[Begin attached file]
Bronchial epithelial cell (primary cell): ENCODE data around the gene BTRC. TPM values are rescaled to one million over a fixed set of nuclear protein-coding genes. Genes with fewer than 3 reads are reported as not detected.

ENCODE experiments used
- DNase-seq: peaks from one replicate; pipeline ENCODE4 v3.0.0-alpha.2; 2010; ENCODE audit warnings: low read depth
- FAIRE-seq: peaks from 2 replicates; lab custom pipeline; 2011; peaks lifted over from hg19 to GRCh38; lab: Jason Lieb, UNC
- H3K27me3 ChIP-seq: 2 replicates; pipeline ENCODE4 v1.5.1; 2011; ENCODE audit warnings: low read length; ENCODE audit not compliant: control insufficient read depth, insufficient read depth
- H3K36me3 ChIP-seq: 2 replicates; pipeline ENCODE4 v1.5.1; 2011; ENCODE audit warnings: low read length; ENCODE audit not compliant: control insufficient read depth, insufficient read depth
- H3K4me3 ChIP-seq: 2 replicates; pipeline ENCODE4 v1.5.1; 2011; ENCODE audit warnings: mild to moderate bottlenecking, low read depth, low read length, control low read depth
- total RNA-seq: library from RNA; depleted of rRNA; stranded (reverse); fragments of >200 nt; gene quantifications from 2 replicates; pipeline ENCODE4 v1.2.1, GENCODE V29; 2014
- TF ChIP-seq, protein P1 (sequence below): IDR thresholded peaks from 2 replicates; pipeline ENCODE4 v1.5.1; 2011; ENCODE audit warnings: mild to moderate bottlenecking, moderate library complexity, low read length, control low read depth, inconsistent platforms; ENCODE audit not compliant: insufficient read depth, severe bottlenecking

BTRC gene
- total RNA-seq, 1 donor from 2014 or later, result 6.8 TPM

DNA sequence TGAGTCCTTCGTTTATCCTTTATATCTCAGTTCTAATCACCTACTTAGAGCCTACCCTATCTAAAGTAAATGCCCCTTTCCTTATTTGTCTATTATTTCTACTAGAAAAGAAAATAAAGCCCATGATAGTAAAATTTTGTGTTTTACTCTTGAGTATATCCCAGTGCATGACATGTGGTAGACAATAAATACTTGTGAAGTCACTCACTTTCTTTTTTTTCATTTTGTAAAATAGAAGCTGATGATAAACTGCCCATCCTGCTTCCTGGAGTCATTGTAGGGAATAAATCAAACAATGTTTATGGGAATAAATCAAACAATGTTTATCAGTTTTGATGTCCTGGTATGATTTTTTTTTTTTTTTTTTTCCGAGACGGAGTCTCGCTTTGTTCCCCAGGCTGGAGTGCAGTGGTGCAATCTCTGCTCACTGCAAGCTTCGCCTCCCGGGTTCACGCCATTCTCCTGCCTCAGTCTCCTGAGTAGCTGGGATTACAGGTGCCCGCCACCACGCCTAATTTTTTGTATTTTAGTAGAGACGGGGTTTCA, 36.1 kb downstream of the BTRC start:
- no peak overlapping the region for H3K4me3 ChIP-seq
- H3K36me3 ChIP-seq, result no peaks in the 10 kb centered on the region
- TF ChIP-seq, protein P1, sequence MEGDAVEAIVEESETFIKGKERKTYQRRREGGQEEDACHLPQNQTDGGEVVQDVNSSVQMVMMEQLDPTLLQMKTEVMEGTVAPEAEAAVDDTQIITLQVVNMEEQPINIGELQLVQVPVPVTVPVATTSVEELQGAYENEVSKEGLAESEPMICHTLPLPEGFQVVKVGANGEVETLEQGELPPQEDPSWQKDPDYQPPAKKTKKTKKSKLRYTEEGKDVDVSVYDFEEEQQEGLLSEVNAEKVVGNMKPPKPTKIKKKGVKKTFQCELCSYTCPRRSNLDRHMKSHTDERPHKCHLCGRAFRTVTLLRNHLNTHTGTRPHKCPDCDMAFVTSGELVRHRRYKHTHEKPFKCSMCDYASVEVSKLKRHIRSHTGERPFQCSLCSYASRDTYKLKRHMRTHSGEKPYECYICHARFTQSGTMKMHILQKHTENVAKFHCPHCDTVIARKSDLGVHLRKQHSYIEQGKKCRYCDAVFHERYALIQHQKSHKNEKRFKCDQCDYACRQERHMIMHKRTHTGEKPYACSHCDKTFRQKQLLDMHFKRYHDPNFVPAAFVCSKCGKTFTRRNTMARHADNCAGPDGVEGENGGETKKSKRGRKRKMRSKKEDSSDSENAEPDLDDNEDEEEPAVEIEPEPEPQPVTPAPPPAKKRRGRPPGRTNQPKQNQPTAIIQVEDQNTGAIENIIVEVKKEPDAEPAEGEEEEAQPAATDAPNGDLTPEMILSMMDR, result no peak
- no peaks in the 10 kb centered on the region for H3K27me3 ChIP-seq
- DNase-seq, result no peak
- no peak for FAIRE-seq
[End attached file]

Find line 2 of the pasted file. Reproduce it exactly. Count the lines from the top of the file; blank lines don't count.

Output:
ENCODE experiments used